D.C. area ranks 2nd nationwide for wealth creation

WASHINGTON — The D.C. metro area can be an expensive place to live, but it’s also been ranked as the second-best area for building wealth in the country.

Bankrate.com surveyed 18 metropolitan areas on how conducive they are to making and saving money, ranking them for savable income after taxes and household expenses; the job market; residents’ debt; human capital; access to financial services; and the housing market. The D.C. metro area came in second to Houston, ranking best in the nation in savable income, access to financial services and debt; Cleveland, Detroit and New York City rounded out the top five.

“Many of the cities that ranked high in the study may not be synonymous with wealth in the public mind, but they do a better overall job of creating an environment for typical households to get ahead financially,” said Bankrate.com banking analyst Claes Bell in a statement.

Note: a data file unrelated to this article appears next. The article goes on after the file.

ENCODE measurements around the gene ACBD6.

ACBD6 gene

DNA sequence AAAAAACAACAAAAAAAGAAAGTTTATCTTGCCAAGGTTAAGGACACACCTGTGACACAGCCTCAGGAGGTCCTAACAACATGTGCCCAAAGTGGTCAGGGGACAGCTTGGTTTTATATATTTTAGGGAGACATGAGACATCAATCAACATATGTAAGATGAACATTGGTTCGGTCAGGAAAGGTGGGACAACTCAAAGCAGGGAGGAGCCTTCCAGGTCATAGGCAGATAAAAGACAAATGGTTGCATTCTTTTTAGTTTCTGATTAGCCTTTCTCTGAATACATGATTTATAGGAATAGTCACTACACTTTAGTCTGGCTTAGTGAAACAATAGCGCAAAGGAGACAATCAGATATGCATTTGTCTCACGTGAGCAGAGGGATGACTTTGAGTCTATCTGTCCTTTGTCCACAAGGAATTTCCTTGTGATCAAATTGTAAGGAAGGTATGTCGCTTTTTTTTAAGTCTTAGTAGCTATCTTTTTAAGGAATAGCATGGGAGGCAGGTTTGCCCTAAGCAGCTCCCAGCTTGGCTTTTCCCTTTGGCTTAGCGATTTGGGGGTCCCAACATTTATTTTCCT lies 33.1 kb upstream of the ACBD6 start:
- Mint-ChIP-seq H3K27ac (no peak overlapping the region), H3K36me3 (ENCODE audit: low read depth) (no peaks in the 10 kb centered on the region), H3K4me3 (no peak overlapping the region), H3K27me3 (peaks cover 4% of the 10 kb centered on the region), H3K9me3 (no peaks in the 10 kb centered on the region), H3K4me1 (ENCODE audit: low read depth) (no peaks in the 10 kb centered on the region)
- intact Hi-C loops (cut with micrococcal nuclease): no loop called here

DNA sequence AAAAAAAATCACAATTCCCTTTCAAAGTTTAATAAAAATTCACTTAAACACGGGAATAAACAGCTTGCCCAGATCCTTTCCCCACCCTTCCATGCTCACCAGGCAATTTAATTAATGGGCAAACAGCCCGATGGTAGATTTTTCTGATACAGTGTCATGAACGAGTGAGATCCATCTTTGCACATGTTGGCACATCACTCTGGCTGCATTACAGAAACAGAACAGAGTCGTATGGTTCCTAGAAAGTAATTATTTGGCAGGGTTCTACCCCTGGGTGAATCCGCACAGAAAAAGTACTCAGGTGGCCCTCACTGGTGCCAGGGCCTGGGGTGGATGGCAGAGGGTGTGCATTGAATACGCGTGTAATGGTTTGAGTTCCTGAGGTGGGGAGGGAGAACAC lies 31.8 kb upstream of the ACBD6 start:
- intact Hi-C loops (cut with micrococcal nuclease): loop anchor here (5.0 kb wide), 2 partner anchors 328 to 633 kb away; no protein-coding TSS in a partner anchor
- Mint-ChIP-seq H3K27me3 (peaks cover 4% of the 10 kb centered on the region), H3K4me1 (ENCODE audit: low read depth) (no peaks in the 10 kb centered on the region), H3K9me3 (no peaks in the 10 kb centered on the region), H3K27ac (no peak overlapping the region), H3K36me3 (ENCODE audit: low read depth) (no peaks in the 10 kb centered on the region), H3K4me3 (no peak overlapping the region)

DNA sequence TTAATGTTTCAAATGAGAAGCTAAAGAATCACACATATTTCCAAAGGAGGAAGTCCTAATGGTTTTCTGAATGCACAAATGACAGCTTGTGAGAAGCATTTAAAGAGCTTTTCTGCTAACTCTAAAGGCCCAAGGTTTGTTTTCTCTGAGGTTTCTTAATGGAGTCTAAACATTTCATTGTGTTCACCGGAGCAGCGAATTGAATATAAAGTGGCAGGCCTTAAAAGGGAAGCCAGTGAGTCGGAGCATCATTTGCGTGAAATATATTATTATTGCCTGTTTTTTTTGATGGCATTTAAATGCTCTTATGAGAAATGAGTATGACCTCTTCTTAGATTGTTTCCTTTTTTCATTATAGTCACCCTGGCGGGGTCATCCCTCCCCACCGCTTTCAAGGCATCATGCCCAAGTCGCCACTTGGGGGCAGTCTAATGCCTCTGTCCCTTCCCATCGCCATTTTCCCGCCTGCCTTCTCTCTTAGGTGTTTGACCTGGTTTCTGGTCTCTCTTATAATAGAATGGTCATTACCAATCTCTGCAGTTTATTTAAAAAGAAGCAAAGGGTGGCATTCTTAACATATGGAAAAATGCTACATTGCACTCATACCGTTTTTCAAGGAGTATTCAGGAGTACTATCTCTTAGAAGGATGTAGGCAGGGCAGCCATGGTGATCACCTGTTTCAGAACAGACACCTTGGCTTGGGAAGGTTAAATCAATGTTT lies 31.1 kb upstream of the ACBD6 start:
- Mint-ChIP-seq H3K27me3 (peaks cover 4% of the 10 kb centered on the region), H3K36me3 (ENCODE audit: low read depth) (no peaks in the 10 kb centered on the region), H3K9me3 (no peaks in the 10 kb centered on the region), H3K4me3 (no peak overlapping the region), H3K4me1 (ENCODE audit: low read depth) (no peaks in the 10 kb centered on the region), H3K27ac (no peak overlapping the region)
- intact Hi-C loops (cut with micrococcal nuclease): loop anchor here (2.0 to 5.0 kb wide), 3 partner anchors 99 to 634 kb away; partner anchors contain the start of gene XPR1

San Diego came in last. Phoenix, Los Angeles, Philadelphia and Atlanta rounded out the bottom five.

“Just because a city ranks at the bottom doesn’t mean it’s a bad place to live, or that you can’t make a good living there,” Bell says.

“The best city for a particular person to build wealth is going to depend a lot on their walk of life, occupation, education and a whole host of other factors.”

Indeed, as Bankrate says, if, for example, you don’t want a house, the fact that Detroit has the nation’s best housing market isn’t going to matter to you.

Still, it’s important to remember, they say, that the traditional question “How much money do you make?” isn’t necessarily the key indicator of how well you’re really doing. For example, 80 percent of Americans go through some kind of financial hardship in their lives, and the amount of wealth they’ve got stacked up make a big difference in how they come out of it.

The whole study is here.

Rick Massimo

Rick Massimo came to WTOP, and to Washington, in 2013 after having lived in Providence, R.I., since he was a child. He's the author of "A Walking Tour of the Georgetown Set" and "I Got a Song: A History of the Newport Folk Festival."

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